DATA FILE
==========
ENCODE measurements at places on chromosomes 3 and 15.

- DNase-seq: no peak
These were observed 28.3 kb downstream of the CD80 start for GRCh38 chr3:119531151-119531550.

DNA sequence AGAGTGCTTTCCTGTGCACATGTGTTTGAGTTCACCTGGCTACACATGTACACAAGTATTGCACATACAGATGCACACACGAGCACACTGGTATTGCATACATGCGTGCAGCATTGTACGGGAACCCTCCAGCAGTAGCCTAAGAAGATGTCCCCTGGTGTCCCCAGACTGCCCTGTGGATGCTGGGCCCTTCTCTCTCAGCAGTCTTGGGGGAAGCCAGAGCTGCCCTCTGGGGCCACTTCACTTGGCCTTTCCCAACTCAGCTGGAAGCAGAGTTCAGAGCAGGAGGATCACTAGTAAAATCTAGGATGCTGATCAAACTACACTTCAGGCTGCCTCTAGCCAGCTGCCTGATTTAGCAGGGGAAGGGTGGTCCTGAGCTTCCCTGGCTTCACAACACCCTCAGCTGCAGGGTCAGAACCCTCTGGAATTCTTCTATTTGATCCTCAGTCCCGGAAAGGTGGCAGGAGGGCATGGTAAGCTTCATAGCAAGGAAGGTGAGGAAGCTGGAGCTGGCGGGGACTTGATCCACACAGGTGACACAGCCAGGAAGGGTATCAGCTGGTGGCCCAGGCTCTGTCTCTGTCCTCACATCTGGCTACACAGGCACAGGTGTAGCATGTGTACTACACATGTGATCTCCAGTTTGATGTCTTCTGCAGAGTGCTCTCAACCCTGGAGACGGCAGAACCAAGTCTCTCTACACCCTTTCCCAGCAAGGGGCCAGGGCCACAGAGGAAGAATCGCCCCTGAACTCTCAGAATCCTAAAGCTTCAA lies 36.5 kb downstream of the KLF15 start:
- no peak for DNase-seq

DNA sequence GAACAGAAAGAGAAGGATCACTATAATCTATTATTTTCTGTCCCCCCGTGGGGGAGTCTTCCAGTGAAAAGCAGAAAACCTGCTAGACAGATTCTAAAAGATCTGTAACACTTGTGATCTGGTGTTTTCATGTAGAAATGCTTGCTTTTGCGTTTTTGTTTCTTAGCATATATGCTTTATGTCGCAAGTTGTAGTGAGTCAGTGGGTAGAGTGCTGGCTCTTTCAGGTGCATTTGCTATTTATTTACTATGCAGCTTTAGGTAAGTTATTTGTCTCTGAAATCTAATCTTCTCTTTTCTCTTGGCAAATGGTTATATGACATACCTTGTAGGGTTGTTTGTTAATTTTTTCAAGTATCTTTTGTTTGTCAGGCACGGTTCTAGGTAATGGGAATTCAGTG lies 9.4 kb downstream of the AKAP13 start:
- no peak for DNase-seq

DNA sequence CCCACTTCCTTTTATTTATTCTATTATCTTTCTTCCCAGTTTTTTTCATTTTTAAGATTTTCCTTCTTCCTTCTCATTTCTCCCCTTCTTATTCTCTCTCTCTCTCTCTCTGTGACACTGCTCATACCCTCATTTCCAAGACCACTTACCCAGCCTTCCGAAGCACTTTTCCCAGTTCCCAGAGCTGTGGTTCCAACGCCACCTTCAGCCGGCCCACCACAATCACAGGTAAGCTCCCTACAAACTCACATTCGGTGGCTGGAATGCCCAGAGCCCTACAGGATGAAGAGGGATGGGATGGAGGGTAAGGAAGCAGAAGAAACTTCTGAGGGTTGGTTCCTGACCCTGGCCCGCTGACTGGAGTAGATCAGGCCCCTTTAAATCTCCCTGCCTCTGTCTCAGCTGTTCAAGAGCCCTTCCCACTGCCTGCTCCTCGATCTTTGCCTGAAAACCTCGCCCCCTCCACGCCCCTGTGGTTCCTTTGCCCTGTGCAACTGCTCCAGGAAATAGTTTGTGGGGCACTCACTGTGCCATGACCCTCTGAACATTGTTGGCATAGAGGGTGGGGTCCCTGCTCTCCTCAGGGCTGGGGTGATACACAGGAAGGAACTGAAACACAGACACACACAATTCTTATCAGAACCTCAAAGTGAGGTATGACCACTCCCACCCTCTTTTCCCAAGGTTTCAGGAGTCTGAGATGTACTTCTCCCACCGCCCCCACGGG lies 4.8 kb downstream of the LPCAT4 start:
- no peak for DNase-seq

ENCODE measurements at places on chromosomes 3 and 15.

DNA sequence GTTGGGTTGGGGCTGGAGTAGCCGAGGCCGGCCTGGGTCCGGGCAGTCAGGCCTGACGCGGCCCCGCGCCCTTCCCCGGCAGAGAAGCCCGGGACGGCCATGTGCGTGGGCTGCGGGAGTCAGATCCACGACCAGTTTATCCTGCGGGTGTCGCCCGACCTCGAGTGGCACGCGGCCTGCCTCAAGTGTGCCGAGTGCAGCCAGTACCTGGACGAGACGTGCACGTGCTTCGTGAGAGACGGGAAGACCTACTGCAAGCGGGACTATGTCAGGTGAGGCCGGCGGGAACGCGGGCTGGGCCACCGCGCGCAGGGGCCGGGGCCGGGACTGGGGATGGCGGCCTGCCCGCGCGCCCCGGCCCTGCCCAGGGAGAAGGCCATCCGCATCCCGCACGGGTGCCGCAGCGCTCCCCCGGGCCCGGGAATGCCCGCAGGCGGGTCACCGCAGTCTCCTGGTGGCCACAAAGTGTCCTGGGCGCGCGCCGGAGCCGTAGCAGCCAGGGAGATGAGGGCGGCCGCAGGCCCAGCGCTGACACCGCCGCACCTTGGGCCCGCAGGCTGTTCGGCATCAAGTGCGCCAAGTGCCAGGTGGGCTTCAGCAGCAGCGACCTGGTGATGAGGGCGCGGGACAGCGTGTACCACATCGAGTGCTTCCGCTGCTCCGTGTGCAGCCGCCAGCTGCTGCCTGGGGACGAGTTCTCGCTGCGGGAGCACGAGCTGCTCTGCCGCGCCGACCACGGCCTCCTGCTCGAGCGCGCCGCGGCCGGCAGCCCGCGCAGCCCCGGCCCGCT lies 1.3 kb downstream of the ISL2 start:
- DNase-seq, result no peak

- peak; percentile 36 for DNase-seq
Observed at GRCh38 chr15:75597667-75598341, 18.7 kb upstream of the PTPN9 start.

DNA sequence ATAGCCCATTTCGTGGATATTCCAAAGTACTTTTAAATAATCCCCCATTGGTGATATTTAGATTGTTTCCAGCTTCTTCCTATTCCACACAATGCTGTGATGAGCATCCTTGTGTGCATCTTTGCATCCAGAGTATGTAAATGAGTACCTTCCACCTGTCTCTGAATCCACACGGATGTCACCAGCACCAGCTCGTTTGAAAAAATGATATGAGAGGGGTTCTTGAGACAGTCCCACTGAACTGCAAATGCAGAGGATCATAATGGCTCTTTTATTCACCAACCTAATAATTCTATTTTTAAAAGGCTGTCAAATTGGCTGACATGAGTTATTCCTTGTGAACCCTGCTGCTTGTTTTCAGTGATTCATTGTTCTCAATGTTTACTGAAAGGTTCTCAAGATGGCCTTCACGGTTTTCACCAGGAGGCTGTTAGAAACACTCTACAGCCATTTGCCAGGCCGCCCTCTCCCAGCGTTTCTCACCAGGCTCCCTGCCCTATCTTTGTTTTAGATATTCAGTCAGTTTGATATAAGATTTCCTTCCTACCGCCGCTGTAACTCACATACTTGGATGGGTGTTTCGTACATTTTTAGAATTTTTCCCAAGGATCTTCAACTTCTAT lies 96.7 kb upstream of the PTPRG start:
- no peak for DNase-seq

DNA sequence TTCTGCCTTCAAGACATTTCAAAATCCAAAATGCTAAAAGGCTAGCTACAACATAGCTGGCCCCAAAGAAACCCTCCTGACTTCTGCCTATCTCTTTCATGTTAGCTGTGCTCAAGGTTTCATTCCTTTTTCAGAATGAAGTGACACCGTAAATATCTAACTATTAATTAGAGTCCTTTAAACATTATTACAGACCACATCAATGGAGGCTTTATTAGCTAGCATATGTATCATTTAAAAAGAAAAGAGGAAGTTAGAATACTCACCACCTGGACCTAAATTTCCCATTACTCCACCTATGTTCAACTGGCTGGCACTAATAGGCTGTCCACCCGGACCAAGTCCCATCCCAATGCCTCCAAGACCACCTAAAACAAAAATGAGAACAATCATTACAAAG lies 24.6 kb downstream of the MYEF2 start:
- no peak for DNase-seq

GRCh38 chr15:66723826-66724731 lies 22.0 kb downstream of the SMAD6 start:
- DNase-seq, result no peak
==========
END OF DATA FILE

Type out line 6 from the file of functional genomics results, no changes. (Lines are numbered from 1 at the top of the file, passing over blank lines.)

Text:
DNA sequence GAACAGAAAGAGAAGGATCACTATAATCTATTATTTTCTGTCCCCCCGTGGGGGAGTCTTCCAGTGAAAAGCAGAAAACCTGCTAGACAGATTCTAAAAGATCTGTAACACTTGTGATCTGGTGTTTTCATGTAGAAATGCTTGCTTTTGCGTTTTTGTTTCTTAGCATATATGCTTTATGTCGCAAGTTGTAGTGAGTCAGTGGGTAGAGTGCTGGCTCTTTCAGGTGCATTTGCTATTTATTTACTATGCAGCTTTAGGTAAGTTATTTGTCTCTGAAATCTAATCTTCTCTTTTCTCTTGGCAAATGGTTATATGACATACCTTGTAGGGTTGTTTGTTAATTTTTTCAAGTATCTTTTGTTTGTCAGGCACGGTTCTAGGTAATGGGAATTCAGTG lies 9.4 kb downstream of the AKAP13 start: